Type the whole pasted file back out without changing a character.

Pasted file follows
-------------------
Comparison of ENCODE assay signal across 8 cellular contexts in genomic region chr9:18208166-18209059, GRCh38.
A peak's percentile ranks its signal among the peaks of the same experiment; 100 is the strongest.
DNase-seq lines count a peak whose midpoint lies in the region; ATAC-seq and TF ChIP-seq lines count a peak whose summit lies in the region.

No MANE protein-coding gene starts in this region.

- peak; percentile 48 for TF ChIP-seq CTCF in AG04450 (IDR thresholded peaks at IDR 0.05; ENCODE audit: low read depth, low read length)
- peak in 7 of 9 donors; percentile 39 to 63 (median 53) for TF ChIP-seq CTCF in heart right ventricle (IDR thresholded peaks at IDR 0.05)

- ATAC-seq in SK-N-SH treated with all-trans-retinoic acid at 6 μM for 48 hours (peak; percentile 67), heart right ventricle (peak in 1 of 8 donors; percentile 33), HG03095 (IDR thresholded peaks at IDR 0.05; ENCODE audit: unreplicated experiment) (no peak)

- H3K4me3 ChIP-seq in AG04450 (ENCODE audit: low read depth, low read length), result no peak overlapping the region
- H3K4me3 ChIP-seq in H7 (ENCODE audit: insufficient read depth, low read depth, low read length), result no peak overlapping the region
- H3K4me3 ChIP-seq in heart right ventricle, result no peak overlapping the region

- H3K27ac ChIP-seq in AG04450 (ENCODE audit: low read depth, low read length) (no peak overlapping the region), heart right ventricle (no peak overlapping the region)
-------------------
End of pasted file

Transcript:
Comparison of ENCODE assay signal across 8 cellular contexts in genomic region chr9:18208166-18209059, GRCh38.
A peak's percentile ranks its signal among the peaks of the same experiment; 100 is the strongest.
DNase-seq lines count a peak whose midpoint lies in the region; ATAC-seq and TF ChIP-seq lines count a peak whose summit lies in the region.

No MANE protein-coding gene starts in this region.

- peak; percentile 48 for TF ChIP-seq CTCF in AG04450 (IDR thresholded peaks at IDR 0.05; ENCODE audit: low read depth, low read length)
- peak in 7 of 9 donors; percentile 39 to 63 (median 53) for TF ChIP-seq CTCF in heart right ventricle (IDR thresholded peaks at IDR 0.05)

- ATAC-seq in SK-N-SH treated with all-trans-retinoic acid at 6 μM for 48 hours (peak; percentile 67), heart right ventricle (peak in 1 of 8 donors; percentile 33), HG03095 (IDR thresholded peaks at IDR 0.05; ENCODE audit: unreplicated experiment) (no peak)

- H3K4me3 ChIP-seq in AG04450 (ENCODE audit: low read depth, low read length), result no peak overlapping the region
- H3K4me3 ChIP-seq in H7 (ENCODE audit: insufficient read depth, low read depth, low read length), result no peak overlapping the region
- H3K4me3 ChIP-seq in heart right ventricle, result no peak overlapping the region

- H3K27ac ChIP-seq in AG04450 (ENCODE audit: low read depth, low read length) (no peak overlapping the region), heart right ventricle (no peak overlapping the region)